To survive another day.... another story, another photo
Many of you will know that my other passion is photography, and I actually use many of my photos for my book covers. When we were at Mission Beach last winter, there was no moon on the night we arrived, and I wanted to try out some more astrophotography settings. The photos below, one of which is also on my home page, were the result.
Taking them proved an adventure!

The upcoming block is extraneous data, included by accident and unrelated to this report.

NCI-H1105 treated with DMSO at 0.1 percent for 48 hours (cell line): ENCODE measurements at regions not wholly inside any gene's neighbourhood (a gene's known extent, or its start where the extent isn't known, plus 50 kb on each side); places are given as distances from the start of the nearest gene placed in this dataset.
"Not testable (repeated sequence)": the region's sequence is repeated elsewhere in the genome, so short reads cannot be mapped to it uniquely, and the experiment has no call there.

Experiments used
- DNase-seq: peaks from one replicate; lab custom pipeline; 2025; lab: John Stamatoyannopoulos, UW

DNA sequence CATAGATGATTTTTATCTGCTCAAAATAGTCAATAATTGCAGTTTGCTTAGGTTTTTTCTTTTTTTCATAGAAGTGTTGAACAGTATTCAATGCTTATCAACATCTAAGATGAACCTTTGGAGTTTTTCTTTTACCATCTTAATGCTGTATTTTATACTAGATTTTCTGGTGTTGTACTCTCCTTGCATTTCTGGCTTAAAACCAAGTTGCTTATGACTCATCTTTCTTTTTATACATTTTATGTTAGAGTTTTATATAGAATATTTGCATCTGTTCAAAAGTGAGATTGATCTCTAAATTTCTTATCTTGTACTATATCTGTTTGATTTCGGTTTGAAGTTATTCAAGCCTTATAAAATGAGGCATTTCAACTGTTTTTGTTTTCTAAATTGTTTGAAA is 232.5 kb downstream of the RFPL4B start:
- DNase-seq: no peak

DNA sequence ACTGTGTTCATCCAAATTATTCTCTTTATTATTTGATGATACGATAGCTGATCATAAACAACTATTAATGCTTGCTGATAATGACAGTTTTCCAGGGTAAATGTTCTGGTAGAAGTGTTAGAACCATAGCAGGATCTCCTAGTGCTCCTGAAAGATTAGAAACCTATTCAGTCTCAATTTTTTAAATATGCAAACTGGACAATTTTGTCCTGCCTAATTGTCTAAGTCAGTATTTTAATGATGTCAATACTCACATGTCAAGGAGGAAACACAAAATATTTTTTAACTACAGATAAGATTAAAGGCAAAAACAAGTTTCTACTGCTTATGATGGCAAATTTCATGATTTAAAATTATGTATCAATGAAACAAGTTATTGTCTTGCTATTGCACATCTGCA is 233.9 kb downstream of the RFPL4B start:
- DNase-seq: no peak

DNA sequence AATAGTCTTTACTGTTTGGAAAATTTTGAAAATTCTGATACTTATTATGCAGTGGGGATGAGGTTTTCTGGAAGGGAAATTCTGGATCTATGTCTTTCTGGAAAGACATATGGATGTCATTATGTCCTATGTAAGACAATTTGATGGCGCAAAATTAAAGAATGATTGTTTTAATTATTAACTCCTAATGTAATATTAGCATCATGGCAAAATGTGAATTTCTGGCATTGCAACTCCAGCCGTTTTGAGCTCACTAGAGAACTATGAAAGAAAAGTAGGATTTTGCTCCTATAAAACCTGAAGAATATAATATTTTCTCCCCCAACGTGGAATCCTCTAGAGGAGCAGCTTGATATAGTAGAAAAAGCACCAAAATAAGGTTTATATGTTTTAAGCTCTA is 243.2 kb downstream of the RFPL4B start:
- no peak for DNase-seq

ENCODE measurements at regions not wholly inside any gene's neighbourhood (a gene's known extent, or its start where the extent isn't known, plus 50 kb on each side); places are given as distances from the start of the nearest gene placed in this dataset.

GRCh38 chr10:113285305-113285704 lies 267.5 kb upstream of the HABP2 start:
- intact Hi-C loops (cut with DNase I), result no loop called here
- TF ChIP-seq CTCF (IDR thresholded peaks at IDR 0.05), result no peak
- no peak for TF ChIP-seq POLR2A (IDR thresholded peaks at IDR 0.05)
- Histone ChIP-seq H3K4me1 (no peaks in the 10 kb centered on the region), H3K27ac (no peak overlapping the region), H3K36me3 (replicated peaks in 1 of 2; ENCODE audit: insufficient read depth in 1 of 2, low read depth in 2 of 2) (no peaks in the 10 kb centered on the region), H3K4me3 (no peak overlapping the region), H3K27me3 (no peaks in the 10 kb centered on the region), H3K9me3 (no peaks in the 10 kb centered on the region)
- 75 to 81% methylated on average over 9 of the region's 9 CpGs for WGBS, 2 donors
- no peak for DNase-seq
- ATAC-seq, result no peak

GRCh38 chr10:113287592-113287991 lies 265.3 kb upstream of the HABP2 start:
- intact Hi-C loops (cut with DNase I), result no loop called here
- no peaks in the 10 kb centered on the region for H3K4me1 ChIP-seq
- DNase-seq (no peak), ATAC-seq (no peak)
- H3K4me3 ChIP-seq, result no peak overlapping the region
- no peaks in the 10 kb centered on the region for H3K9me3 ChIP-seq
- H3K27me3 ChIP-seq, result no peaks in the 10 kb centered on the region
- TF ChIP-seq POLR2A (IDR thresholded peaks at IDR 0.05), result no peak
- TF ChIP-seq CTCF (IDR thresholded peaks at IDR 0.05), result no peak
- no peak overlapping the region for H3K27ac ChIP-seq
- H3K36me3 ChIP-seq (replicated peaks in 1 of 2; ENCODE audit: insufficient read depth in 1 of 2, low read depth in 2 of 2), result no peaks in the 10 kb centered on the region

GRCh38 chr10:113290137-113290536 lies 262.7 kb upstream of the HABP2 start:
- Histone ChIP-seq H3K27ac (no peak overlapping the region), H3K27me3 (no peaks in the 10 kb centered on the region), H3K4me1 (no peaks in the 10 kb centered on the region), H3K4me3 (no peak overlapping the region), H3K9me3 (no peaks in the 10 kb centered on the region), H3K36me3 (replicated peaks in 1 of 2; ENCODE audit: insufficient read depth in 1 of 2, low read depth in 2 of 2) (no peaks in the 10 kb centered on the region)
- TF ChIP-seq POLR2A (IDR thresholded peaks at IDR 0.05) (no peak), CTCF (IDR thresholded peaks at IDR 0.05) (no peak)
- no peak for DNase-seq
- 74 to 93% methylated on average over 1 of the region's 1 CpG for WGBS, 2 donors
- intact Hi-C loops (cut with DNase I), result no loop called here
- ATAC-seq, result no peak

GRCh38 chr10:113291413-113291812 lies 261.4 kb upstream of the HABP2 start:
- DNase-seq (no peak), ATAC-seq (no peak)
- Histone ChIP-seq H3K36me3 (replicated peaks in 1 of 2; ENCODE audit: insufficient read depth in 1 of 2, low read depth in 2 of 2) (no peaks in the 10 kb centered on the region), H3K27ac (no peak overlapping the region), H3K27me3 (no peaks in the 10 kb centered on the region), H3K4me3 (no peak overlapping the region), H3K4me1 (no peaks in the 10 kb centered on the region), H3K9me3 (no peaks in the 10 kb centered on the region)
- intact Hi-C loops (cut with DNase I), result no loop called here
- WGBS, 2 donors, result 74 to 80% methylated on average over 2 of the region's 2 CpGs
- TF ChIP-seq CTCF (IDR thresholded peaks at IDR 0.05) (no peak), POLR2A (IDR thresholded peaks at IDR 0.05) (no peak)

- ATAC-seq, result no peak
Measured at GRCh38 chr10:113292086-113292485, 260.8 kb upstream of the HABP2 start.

Our caravan was about three hundred metres away from the beach, and the night was pitch dark. I decided to be brave, and head over by myself through the rainforest as Ian was engrossed in a book. I did ask my brave man to come and check on me if I wasn’t back in 45 minutes, and the intrepid photographer set off to the tropical deserted (I hoped) beach. I had a small LED lamp with me so that I could turn it on to see the camera settings as I experimented. Did I tell you it was dark? It was midnight black! I walked through the forest, thinking of deadly taipans, and breathed a sigh of relief when I reached the sand. It was so dark I couldn’t see how high the water was, but crocodiles were in the back of my mind, and I hoped that was where they stayed. All I could hear was the swish of the water as the tide pushed up onto the sand. I played with the settings of my camera and had no success. I’d read up on it all before I left the caravan, and knew the correct settings. Choose a low aperture between f/2.8 and f/4. Use manual focus. Set white balance to Kelvin… I love the name of that setting Set exposure length between 15 and 30 seconds. Select a high ISO between 400 and 1600 (or more) … I love more! However, no matter what I did, the photos were bland, and I knew there was one setting I hadn’t been able to find. With my lamp on briefly, I focused and played with the settings to no avail, and the time flew by. I was about to give up when I heard a noise… was that a crocodile scuffling in the sand near me? A huge crocodile looking for a late snack? Of course, I dropped the lamp as I hurriedly tried to pack up my tripod, and camera with shaking fingers. All was silent until suddenly an unfamiliar voice said. ‘Hello.’ First off, relief. Crocodiles don’t say hello. But remember, I’m on a deserted beach, in pitch dark, alone except for a vivid crime writer’s imagination. Suddenly a light flashed on to reveal, another woman with a camera and tripod, and a huge lens! Another photographer had seen my lamp from way down the beach and she had come looking. Selina had taken the most magnificent photo with her Canon camera. An hour had now passed and I had forgotten all about my 45-minute return as we discussed various settings, and she Googled my problem on her phone to no avail. Eventually, we stumbled on the solution! It was an old-fashioned manual setting and not part of the digital menu. So, I managed to snap the spectacular photo that I had set out to take. Selina and I were about to pack up, when my worried husband arrived in the dark, checking to see if I had encountered a crocodile! “Thank you, dear,” I assured him. Once more, I had survived to write many more books, and take many more photos.